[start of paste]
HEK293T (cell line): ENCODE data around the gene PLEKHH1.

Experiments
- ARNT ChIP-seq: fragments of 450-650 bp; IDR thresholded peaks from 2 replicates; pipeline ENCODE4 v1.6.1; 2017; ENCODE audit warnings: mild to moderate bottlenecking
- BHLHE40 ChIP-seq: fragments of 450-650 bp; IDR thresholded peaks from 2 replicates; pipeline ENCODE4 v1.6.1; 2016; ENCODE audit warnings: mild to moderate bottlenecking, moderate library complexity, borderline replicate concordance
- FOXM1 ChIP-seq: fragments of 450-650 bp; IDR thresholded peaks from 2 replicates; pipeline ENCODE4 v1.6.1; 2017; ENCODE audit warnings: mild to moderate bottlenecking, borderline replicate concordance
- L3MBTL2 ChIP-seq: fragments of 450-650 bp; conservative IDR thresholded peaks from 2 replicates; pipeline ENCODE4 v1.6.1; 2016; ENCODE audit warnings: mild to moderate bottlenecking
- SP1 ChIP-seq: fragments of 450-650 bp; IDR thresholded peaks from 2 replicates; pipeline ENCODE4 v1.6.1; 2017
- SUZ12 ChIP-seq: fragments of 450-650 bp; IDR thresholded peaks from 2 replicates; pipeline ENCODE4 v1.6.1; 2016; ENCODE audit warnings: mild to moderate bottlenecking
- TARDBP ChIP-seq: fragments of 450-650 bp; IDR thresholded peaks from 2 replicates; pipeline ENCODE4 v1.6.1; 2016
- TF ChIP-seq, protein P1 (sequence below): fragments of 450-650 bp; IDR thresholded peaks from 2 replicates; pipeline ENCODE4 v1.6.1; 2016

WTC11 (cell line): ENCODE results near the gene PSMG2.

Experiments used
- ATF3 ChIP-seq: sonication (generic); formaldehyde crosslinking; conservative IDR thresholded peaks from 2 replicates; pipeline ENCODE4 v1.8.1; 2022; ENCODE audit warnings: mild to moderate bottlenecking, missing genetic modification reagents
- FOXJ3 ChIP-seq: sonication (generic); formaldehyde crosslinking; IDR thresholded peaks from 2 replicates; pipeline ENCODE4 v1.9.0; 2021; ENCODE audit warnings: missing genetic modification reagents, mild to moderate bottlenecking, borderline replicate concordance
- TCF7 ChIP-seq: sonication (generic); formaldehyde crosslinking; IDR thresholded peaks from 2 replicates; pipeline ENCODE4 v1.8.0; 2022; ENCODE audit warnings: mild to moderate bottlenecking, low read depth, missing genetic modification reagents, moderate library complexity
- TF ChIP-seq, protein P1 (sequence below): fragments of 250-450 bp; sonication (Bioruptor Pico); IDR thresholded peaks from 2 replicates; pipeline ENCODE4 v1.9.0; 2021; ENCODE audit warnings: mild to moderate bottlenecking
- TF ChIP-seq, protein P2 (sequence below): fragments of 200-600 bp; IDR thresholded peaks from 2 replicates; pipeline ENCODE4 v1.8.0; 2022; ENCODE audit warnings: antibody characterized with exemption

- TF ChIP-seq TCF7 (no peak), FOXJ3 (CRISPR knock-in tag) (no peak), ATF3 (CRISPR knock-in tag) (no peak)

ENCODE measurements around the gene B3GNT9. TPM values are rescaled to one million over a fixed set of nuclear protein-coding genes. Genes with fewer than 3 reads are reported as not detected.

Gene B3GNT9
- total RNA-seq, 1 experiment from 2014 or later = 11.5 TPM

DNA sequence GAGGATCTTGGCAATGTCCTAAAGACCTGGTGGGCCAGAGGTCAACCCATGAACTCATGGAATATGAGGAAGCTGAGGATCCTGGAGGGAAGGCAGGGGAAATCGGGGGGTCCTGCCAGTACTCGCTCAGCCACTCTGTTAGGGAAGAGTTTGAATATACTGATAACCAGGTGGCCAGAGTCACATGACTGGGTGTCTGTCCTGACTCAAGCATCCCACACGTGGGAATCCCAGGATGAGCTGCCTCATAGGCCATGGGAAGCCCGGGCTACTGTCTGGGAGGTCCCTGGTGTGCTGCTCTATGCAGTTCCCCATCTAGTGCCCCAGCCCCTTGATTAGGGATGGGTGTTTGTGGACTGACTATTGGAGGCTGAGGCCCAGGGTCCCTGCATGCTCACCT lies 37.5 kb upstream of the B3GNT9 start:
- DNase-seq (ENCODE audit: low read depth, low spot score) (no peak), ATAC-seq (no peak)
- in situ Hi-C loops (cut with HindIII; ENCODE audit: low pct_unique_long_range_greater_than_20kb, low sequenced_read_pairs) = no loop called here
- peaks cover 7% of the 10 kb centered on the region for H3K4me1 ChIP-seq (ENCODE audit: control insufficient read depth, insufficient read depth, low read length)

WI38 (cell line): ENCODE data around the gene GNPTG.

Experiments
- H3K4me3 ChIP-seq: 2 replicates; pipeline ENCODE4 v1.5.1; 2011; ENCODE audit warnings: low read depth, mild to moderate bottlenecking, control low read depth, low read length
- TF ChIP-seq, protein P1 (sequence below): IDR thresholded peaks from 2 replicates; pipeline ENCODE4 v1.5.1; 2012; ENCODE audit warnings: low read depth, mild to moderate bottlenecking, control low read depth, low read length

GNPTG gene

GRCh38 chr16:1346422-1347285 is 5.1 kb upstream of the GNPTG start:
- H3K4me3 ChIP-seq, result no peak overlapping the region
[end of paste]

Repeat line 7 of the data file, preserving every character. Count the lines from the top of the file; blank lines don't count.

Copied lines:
- SP1 ChIP-seq: fragments of 450-650 bp; IDR thresholded peaks from 2 replicates; pipeline ENCODE4 v1.6.1; 2017